Rent a Bike

The best way to experience the magical city of Amsterdam is by renting a bike. With a bike, one can easily explore all quarters of the city, whilst simultaneously experiencing the beauty of Amsterdam’s famous canals like a local.

For all your bicycle needs, Frederic has you covered. A bicycle costs €10 for a day, from 9:00 until 17:30. We do not require money deposits; rather we simply ask that you leave an imprint of a credit card, or a valid ID card or passport. All of our bikes come with bike theft insurance, solid locks, and a child seat upon request. We also provide our customers with a map of the city, bike safety tips, and details of things one must experience while in Amsterdam. All of our bikes are “incognito”, meaning that they are all different and do not display any advertising. We have over 100 bicycles available, and guarantee that we can find a bike to suit all shapes and sizes. We look forward to sharing our first class knowledge of local restaurants, funky bars, and tranquil parks with you!

Prices Bike Rental

HALF DAY ( 3 HRS max )
€ 8,-
DAY TILL 17.H30
€ 10,-
24 HRS DAY
24 HRS DAY + 1/2 day
€ 15,-
€ 20,-
2 DAYS
€ 25,-
3 DAYS
€ 35,-
4 DAYS
€ 45,-
5 DAYS
€ 50,-
6 DAYS
€ 55,-
7 DAYS
€ 60,-
8 days and more
ONE MONTH
€60,- +  €5 per day
€ 125,-
 

Come the evening and every drainpipe, lamppost, railing and pretty fairy-lit bridge have a host of bikes chained to them. Outside the central station, the scene is like a giant scrap heap: ancient-looking bikes – black and functional – lean in rows, their sit-up-and-beg handlebars locking and linking as if supporting each other in a scrum.

Bikes rules in Amsterdam. But there are special hazards for new cyclists. “Beware of the tram rails,” says a cyclist’s handbook. “These can cause you serious trouble when you get a wheel stuck in one!”

Tram rails or no, Amsterdammers go everywhere, and apparently do anything and everything, on their bikes. Balancing bags and briefcases on the handlebars, cycling one-handed, the helmetless cyclists cut a peculiar dash.

You can hire a bike for a mere ten guilders a day – around #3.70. You can take an organised bike tour of the city sights, or be a real fitness freak and get out of the city on a wetlands safari (in the summer months only). A full day of alternating between biking and rowing will get you really close to canal side ecology.

Or you can go it alone and savour a more laidback Amsterdam attraction – the coffee shops, where every type of marijuana you can imagine is on the menu: hash on one side, grass on the other, take-away or ready-rolled. The introduction to the “Cycle Tour of the Best Coffee shops in Amsterdam” guide explains: “You can start your trip at any coffee shop, the numbering doesn’t imply anything about their quality.” With 30 of the best sources of hash listed, where your tour might end up is another matter.

With or without the weed, though, a bike is the best way to get around Amsterdam. It opens up the backstreet beauty of the city – the maze of canals which really are a delight, and classy back alleys lined with magical shops that glow with all kinds of treasures.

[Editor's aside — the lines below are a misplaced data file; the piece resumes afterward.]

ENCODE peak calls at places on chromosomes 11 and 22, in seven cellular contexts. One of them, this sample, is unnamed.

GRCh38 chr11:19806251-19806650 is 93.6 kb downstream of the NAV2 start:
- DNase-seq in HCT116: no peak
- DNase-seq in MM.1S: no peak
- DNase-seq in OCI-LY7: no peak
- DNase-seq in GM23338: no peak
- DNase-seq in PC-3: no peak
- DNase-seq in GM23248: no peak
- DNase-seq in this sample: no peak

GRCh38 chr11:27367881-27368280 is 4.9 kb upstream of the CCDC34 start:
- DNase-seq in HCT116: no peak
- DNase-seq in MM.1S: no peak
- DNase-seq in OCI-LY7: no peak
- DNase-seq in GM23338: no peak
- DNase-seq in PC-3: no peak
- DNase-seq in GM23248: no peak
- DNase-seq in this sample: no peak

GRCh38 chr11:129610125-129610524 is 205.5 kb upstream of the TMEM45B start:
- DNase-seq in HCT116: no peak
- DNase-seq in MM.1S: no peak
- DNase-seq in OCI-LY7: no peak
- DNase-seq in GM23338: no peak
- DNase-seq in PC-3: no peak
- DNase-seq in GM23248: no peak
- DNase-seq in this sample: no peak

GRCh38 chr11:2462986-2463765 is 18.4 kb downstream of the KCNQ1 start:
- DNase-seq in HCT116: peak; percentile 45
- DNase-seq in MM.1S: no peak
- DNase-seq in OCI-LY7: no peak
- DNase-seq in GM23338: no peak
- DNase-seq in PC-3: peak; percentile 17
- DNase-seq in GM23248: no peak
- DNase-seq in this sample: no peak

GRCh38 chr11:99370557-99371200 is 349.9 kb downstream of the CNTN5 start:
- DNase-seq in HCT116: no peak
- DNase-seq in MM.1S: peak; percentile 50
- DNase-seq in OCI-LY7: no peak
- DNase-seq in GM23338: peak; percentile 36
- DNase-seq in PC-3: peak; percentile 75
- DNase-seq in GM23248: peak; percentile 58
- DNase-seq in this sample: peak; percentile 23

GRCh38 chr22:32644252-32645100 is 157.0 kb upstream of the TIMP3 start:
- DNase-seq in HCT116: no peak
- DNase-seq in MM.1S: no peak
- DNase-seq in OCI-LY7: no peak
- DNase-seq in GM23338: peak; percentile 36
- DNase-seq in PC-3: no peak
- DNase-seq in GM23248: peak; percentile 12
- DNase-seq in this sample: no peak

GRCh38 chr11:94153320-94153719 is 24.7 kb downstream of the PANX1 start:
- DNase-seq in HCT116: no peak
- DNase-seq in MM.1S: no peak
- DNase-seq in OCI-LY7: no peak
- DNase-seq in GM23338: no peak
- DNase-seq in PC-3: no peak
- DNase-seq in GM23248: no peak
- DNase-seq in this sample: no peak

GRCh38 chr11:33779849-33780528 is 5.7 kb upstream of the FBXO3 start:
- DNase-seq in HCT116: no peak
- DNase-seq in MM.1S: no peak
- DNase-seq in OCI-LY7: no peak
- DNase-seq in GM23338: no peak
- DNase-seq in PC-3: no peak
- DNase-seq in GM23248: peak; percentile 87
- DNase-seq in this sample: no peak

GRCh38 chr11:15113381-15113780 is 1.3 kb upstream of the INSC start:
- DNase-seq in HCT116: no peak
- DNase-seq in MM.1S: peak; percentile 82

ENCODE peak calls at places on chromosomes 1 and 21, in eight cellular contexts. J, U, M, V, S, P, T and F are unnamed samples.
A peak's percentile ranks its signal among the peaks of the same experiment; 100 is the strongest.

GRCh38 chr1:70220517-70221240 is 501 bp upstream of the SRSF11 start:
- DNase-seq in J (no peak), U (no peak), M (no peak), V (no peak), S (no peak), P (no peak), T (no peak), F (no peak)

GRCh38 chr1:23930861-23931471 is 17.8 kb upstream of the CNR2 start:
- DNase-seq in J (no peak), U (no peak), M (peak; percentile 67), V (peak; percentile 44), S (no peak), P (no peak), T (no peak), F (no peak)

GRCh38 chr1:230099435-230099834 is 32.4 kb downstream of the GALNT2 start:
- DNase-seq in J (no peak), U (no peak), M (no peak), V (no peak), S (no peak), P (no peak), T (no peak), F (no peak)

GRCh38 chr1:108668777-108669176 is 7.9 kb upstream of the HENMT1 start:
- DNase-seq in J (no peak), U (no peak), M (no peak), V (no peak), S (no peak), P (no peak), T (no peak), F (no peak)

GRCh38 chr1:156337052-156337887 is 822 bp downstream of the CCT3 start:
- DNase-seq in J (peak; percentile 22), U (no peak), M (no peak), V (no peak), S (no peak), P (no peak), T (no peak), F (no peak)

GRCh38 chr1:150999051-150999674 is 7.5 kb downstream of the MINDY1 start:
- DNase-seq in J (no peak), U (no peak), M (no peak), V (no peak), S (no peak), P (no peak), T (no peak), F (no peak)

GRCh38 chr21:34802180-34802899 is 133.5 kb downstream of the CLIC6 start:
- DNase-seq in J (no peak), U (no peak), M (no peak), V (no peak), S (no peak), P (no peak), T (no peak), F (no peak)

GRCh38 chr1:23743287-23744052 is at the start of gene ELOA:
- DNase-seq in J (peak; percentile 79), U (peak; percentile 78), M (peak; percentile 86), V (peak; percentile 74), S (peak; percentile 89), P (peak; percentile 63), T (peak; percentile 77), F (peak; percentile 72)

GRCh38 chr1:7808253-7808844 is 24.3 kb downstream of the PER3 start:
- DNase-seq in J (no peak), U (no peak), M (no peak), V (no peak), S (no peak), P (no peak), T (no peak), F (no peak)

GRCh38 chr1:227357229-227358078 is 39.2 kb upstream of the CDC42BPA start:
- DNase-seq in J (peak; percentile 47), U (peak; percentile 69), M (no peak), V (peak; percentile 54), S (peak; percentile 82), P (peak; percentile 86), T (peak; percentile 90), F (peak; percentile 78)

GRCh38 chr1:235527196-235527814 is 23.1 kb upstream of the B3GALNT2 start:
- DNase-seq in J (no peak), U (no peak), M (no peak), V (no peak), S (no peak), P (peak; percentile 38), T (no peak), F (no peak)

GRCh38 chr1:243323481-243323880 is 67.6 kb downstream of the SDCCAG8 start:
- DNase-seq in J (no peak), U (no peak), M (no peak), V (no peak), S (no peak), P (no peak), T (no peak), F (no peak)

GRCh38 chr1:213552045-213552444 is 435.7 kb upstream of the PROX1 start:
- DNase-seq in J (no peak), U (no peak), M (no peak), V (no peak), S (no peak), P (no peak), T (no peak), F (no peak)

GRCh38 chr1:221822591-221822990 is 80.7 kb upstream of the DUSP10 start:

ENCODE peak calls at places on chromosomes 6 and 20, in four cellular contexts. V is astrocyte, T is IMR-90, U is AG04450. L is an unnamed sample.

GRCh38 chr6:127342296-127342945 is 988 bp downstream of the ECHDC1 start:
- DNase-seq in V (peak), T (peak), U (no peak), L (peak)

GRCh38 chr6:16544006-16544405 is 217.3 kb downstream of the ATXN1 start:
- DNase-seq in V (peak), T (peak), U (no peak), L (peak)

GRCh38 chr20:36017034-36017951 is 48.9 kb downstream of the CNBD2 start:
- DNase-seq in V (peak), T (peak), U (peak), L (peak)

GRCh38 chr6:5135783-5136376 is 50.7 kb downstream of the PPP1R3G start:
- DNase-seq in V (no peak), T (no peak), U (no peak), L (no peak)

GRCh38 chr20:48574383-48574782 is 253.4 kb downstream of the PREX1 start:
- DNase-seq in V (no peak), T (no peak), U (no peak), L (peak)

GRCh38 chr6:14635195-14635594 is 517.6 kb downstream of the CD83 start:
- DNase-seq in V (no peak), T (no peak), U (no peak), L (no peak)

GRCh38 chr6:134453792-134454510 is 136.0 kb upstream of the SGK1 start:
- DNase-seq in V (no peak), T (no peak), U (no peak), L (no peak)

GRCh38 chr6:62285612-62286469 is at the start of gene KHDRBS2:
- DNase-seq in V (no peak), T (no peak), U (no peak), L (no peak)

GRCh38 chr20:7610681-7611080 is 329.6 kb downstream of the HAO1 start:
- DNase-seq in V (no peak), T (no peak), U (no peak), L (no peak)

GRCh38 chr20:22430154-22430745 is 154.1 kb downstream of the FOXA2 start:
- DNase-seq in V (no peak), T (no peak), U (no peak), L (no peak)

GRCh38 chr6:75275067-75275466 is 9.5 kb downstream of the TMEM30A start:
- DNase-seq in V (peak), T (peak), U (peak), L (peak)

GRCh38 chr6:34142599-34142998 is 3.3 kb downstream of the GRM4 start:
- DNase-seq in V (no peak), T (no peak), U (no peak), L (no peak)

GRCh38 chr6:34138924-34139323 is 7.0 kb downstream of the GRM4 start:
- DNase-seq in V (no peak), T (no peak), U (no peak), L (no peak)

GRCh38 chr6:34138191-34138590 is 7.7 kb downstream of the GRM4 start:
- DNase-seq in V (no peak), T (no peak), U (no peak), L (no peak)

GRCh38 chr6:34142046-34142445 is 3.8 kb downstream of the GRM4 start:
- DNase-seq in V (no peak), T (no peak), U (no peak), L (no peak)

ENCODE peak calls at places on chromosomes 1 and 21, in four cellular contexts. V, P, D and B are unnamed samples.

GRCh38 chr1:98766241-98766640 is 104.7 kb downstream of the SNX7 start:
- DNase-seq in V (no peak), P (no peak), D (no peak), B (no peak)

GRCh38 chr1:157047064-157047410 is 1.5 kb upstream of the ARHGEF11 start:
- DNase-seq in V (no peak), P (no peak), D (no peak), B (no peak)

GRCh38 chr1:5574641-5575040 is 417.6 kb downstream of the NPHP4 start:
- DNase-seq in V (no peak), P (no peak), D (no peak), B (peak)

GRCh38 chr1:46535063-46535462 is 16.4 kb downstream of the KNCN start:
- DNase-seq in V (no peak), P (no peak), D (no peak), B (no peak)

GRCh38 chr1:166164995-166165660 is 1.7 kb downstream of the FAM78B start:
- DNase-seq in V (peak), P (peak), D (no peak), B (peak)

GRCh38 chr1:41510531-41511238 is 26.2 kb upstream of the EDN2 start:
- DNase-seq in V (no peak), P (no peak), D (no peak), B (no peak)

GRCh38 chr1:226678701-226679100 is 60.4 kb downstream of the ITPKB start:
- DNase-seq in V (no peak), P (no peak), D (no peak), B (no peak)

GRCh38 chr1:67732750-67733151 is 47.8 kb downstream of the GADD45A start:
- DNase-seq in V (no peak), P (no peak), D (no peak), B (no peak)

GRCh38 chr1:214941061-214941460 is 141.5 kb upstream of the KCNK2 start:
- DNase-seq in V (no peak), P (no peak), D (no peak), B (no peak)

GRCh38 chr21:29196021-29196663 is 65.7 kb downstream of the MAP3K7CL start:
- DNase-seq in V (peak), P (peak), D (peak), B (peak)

Women in fur coats mingle with fathers shepherding several kids on small bikes; dog owners try to keep up with huge shaggy companions jogging along main roads; bold young women flash their thighs despite the cold that, this winter, froze the famous canals inches deep. But they all have one thing in common: not one of them sports a single cycling accessory – no helmets, fluorescent strips, hardly a pump between them.

In a month I have only seen one mountain bike, and that looking distinctly out of place. Everyone sits up straight on their wheels in Amsterdam. But these strangely “old-fashioned” bikes are not old. Even the new bikes – fresh from the numerous bike shops at around #300 – are of the same design. And everyone wants one. There are 550,000 bikes in Amsterdam – more than one for every single household. (If you go in the spring, you’ll see almost as many bikes as flowers, since there are an estimated 600,000 bulbs in the parks and gardens of the city.)

For pedestrians roads are a triple hazard: look once for trams, twice for cars, and never stop looking for bikes. Many of the cycle paths look confusingly like pedestrian walkways, so foreigners (especially the British who are trained from childhood to look the wrong way when crossing European roads) are particularly prone to being shouted at by irate, swerving cyclists.

I discounted the advice in the back of the coffee shop guide – “Never ride with two persons on one bike!” – and copied the locals I’d seen perched effortlessly on the bag rack behind the seat. Though pleased with myself for having gathered up my long coat and hopped on as the bike was moving, I wasn’t quite up to putting my hands in my pockets as the most practiced do. I was too busy balancing on one buttock as the bike wobbled and the “driver” had to put in some extra effort.

Steadying myself by holding on to his side, I wondered how he was coping with steering, and what our joint weight was doing to the bike’s back wheel. I was instinctively leaning sideways to see around him and keep my feet out of the spokes when I suddenly realized that my legs, acting as a counterbalance, were sticking dangerously out the other side – asking to be severed neatly at the knee by a remorseless, unswerving tram. What could have made me so reckless, I wondered. Was it the little something I’d tried in the coffee shop? Or simply the infectiously free-spirited Amsterdam saying: “Get a bike, get a life!”?

Sue Cooper is a journalist and press officer currently working for Greenpeace International in Amsterdam